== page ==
Casting the First Stone by Angela Caldin

The Stephen Lawrence Case The recent claim by an undercover police officer here in the UK that efforts were made to smear the reputations of the family and friends of Stephen Lawrence leave me groping for the right word to describe how I feel about this extraordinary revelation: I am dumbfounded, outraged, perplexed, horrified. There does not seem to be a word strong enough to convey the shock that overtook me when I heard the allegation that the police, instead of concentrating on finding evidence against those in the frame for the… Read More

Some of my Best Friends are…by Trevor Plumbly

Learning to be racist I grew up in Royal Tunbridge Wells in the South East of England. Whilst a pleasant enough town, in the early 1940s it was hardly a classless or multi-cultural community; in fact, among the educated and privileged there was an inbuilt superiority that, sadly, we the less fortunate accepted as their lot in life. Oddly enough though, instead of identifying with the other lesser mortals we, being white, and indeed English, practised our own form of bigotry. “Eeny, meeny, miney moe!”, “Little Black Sambo”, “Sir Golly de Wog”… Read More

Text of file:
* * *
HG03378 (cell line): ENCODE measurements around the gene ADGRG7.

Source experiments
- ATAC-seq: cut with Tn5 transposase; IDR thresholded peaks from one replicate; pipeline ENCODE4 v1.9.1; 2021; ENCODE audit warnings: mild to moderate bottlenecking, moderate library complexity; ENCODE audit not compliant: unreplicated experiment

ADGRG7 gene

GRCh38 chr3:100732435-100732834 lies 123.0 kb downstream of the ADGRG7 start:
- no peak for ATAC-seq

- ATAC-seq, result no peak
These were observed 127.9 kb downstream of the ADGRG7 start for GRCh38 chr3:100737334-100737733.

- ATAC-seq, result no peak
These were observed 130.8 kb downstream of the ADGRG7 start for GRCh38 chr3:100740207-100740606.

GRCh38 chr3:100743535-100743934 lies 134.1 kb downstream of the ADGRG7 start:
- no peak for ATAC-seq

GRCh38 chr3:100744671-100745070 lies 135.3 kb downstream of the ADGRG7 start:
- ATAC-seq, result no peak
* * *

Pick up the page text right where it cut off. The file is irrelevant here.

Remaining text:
Laugh, I Could Have Cried! By Trevor Plumbly

The Essence of Humour It entertains, enrages and, at times, insults the focus of its attention; it’s often racist, sexist and all manner of other social no-no’s. Jewish humour is so entrenched in stereotyped perception that it would be culturally objectionable coming from an outsider, whilst Irish jokes are much funnier when they’re delivered with an authentic brogue. But a joke’s a joke isn’t it? God knows who came up with the first joke, but you can bet that someone else’s shortcomings were involved. That’s the thing about humour, it needs some… Read More